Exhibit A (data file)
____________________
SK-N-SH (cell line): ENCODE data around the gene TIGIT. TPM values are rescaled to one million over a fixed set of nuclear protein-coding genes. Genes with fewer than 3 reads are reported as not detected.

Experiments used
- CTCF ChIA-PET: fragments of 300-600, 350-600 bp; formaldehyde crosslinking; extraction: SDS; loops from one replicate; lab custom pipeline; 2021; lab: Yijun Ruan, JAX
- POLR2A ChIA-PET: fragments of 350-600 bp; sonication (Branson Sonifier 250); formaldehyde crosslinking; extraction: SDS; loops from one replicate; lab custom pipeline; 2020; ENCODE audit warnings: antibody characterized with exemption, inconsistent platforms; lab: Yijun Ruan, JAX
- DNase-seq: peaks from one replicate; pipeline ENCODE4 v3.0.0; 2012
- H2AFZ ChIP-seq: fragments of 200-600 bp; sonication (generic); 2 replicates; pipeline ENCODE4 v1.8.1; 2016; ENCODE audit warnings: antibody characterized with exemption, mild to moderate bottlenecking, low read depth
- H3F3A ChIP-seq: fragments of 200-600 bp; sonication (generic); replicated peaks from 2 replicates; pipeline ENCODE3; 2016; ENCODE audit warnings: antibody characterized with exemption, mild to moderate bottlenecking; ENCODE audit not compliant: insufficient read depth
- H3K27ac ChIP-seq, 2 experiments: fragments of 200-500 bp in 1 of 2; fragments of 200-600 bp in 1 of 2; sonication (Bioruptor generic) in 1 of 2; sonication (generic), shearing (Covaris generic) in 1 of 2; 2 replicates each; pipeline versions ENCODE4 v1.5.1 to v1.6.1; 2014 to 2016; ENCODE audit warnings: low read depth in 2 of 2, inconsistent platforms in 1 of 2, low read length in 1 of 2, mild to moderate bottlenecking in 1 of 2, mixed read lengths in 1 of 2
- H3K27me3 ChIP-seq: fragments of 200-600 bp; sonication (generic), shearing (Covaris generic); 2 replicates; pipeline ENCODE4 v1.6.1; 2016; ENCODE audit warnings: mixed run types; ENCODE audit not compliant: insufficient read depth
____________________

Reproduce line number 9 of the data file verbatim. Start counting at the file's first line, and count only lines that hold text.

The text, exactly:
- H3K27me3 ChIP-seq: fragments of 200-600 bp; sonication (generic), shearing (Covaris generic); 2 replicates; pipeline ENCODE4 v1.6.1; 2016; ENCODE audit warnings: mixed run types; ENCODE audit not compliant: insufficient read depth